-In another story (automated/batch books scanning without asking for rights owners agreement) Google still had tried to force the way through (same with Youtube, majors had finally to conclude deals, after videos had been put online without legal checking).

– AdSense revenues redistribution by Google is opaque (no way to verify given numbers – same known problem as with artits royalties), the algorithm is proprietary (not public) and indeed presented as no perfect (can be usefull). Relegatations may be more frequent than thought, while more and more companies are paying to appear in early search results. Then relevance of search is suffering, and by the end liberty, as all that don’t appear at the expected/deserved rank (or is too far) simply do not exist…

On the Apple side we have a company that always followed traditional market rules (while having succeeded to revolution the way of buying music, and now applications and entertainment – and it may be just a start) : owners rights protection through DRM (asked by the majors), protection of creators revenues (AppStore), polished products and softwares (while Google provides – for free – beta softwares, and even recently some in research stage).

Then Apple brings elegant/polished experience/UI, ensures a robust solution (iTunes), while Google don’t want to accept any responsability, as with an amateurish company (or worse, some that is above the laws).

What if Apple will restore the power balance, by using Microsoft’s Bing for search, and providing ads revenues through iAds. These are probably the reasons of Google’s anticipated attack, that lacks subtely, in the same way as Adobe’s poorly reasoned answer. After all, nobody seemed offended 15 years ago when Microsoft put pressure on developers to invest on MFC Api, that did hurt Mac platform. To remember, Adobe created Photoshop and Illustrator on Mac exclusively in early 90s – because such application couldn’t be achieved using Windows 3.x.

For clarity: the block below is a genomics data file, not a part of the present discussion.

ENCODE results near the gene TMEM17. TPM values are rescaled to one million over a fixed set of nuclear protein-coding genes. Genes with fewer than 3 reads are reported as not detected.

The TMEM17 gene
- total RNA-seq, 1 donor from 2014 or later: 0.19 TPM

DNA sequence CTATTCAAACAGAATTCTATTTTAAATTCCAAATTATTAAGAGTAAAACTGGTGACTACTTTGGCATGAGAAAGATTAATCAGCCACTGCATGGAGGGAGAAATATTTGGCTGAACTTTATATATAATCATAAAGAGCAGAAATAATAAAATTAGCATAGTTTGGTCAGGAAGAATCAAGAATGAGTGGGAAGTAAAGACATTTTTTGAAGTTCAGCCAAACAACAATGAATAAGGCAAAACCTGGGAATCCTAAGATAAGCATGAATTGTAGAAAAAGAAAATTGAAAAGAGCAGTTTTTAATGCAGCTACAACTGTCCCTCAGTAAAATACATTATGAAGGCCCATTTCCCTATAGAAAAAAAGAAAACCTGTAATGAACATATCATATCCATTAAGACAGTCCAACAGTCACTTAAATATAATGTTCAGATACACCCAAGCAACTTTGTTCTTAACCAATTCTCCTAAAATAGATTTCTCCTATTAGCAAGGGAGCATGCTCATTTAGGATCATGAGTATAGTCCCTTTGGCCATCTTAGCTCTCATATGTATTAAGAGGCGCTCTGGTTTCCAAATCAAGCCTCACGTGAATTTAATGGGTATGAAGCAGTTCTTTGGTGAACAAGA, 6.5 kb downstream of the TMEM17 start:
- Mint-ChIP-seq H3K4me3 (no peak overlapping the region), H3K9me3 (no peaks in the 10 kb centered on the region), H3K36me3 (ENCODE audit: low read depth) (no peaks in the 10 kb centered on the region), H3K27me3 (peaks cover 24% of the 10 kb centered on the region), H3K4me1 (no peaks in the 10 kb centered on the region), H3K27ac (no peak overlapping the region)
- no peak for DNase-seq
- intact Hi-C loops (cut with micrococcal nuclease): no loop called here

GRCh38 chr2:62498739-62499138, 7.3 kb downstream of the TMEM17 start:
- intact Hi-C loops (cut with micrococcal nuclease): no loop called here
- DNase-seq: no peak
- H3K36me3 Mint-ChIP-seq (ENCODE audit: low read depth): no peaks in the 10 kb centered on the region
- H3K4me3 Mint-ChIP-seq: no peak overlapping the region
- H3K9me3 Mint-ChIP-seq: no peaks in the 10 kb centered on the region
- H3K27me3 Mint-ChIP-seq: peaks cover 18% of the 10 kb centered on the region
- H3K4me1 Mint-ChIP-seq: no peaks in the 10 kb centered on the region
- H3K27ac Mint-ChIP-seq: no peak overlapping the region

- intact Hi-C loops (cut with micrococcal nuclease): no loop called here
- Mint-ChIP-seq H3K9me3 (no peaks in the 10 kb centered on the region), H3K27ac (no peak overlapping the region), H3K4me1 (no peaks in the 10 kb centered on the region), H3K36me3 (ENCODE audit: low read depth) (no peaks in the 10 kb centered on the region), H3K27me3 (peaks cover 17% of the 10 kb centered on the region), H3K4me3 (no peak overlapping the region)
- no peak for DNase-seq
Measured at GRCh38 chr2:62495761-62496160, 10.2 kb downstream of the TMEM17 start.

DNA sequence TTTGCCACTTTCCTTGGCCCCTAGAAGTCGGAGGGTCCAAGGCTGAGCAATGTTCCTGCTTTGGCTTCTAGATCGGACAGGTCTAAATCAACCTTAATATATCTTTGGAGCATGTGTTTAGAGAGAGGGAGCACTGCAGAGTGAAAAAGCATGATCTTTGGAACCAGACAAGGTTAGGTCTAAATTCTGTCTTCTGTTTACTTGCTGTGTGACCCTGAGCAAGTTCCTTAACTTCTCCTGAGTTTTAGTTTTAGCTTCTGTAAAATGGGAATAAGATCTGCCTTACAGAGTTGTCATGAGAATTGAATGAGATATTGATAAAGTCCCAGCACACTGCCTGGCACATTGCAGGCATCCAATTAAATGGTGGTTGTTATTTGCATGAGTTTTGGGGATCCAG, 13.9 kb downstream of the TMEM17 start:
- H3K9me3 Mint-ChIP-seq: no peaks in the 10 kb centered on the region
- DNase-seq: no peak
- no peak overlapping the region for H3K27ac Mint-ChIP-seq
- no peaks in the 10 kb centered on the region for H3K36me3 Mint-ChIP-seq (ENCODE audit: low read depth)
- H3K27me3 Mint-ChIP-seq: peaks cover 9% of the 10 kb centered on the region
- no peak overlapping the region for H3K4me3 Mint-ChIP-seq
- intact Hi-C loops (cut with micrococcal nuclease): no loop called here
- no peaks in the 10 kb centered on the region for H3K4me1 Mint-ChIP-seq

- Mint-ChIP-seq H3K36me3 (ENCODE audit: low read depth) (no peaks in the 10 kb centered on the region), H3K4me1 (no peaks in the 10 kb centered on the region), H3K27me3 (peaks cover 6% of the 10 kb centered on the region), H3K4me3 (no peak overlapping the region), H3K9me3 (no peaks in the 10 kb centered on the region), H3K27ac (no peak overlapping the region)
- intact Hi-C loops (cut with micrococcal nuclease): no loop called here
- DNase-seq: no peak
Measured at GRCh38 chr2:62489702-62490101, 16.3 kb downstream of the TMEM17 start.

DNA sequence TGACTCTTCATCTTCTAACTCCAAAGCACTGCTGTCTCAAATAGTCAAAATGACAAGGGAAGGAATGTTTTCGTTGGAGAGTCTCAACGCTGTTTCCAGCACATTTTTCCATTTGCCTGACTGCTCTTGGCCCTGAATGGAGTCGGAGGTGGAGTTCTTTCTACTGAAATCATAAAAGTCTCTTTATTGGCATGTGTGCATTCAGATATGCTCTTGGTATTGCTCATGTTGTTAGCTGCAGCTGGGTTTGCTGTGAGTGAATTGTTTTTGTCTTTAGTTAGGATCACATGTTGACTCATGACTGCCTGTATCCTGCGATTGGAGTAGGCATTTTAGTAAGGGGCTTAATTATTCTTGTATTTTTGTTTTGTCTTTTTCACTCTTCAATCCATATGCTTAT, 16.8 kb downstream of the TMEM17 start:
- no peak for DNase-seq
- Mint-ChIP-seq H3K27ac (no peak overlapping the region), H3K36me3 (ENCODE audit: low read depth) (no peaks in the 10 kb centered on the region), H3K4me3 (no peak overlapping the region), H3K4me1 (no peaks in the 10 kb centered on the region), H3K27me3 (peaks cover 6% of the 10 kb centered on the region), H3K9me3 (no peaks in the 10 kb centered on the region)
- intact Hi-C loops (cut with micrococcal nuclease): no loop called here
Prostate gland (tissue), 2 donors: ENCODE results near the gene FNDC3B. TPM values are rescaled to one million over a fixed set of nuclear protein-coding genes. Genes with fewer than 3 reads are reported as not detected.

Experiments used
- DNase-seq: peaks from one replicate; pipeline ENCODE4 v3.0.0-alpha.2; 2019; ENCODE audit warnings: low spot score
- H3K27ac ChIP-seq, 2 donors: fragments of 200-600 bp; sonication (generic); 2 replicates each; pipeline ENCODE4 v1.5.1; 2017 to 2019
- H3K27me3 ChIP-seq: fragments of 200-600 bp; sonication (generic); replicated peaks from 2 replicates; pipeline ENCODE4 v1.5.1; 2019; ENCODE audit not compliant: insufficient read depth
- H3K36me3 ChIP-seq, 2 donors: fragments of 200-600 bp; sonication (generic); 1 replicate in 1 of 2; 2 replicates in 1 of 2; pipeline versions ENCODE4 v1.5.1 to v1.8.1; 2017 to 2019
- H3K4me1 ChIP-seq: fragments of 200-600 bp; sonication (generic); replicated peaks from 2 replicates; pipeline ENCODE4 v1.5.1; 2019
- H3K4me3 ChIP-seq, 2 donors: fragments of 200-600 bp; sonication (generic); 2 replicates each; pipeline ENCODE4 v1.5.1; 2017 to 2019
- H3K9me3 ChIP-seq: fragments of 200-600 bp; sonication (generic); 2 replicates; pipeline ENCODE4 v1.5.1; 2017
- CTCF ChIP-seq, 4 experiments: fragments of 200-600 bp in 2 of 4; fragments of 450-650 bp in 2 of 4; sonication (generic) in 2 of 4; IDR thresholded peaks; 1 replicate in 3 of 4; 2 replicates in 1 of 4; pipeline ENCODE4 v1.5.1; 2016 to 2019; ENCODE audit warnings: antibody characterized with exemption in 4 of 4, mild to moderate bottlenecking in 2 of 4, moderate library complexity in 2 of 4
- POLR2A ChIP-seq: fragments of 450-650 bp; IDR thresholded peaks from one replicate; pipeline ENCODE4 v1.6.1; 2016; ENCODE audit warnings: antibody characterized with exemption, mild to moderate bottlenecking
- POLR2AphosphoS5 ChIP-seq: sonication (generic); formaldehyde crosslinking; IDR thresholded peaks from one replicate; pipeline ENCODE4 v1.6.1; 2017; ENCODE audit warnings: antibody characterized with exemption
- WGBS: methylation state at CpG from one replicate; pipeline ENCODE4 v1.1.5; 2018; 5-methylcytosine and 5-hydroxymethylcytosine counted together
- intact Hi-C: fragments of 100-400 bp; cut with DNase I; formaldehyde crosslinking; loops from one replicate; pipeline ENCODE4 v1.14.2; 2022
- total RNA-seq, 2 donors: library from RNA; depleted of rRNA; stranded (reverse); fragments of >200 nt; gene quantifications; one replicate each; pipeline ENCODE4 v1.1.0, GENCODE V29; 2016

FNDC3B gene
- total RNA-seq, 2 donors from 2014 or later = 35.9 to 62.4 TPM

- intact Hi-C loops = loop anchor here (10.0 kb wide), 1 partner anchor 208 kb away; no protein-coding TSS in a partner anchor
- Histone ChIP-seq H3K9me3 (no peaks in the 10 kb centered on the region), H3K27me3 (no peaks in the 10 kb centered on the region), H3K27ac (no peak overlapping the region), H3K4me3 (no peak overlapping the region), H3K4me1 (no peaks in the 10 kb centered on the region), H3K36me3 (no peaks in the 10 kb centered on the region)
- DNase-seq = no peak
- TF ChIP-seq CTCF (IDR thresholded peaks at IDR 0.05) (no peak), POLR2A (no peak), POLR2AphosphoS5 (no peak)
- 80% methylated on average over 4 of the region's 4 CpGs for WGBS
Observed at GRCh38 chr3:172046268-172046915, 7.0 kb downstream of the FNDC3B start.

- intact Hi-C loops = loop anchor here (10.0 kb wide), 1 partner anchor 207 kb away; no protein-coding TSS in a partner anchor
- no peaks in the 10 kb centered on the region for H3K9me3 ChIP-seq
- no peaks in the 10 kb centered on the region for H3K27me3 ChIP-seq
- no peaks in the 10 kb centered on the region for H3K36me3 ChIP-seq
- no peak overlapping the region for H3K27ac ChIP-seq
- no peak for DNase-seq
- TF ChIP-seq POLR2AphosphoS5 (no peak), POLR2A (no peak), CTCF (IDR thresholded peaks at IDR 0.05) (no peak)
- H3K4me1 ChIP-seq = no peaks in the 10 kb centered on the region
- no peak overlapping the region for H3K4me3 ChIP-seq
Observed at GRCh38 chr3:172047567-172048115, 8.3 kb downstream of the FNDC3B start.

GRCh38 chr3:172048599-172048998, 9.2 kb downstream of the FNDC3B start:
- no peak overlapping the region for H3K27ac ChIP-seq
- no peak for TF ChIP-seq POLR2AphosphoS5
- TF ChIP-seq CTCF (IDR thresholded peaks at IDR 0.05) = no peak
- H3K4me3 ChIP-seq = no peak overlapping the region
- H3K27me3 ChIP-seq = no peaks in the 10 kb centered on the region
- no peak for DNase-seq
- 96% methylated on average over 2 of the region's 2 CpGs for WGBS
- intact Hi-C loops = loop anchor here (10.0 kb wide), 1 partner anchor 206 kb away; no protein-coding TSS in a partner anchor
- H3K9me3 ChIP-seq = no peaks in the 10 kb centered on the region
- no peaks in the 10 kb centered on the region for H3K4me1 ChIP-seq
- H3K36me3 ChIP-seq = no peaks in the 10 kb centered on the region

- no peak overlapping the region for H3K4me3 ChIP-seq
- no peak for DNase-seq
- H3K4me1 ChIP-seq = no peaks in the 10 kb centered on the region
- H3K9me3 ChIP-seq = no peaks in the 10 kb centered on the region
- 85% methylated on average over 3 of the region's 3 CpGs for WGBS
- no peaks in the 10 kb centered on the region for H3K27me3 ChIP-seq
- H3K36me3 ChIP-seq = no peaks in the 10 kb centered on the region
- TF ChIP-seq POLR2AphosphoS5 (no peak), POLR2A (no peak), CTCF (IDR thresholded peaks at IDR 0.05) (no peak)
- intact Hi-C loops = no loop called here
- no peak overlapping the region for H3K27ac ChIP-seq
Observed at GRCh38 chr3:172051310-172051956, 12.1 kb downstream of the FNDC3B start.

About one year ago, Jonathan Rentzsch posted a twit about a new Apple JS framework, Gianduia : essestially is browser-side Cocoa (including CoreData) + WebObjects, written in JavaScript. In this WWDC reporting we could also find : an amazing approach to handling Ajax and client-side programming in a logical and powerful way. This framework is still used by Apple for its One-to-One service (in-store assistance), its iPhone reservation system, and its Concierge service (reservations for Genius Bar).
We can access to the many JS frameworks used by Apple here, what leads to think that Apple still has no plans for a unified solution, like Cappuccino is, that was unveiled two years ago (it benefits from its language, that has a higher level of abstraction, and that allowed things like CP2JavaWS bridge, using an elegant way – proxy through forwardInvocation).

Steve Jobs published an open letter about Flash, that lists the 6 main reasons (another one being strategical) of lack of Flash on iPhone and iPad. Indeed it has been proven that solutions heading to the (low) common denominator aren’t compatible with the mac experience, as we can see on some iPhone application, and previously on mac (Eclipse, OpenOffice, games ported using Cider). The main interest of Apple’s solutions against Windows or Android resides in these few innovative applications. Some have still undestood this and make full use of OSX features : idSoftware, Blizzard, and recently Valve.

As a paradox, the same companies that claim about cross-platform development (and that took 10 years to migrate to Cocoa) forced Apple to cancell the Yellow Box (worked also on Windows), and to provide Carbon, some of a compromise. Advanced object concepts from AppKit and ObjC runtime aren’t likely to be easily unified with MFC programming and even Java.

The iPad User Guide (web application) was made using a new framework, ADLib, developed by Apple. It is based on HTML/CSS/JavaScript and it reproduces the controls and effects from the UIKit. Apple still had developed such framework for the iPhone, PastryKit, as well as more recently TuneKit to make iTunes Extra and iTunes LP contents. We can then hope an announce of a finalized solution in June (during the WWDC), the only way for Apple to catch up with Cappuccino (or they will have to buy it, and merge best ideas from both solutions).

We learn that Apple will be able to use its patents about key features of the iPhone :
– multi-touch interfaces of the iPhone, iPad and iPod touch,
– virtual keyboard concept,
-error correction for a multi-touch surface,
– Cover Flow, the album browsing interface Apple acquired several years ago,

All this will certainly hurt other mobile companies (HTC, etc.), that still cannot catch up 3 years later (not easy without Core Animation…)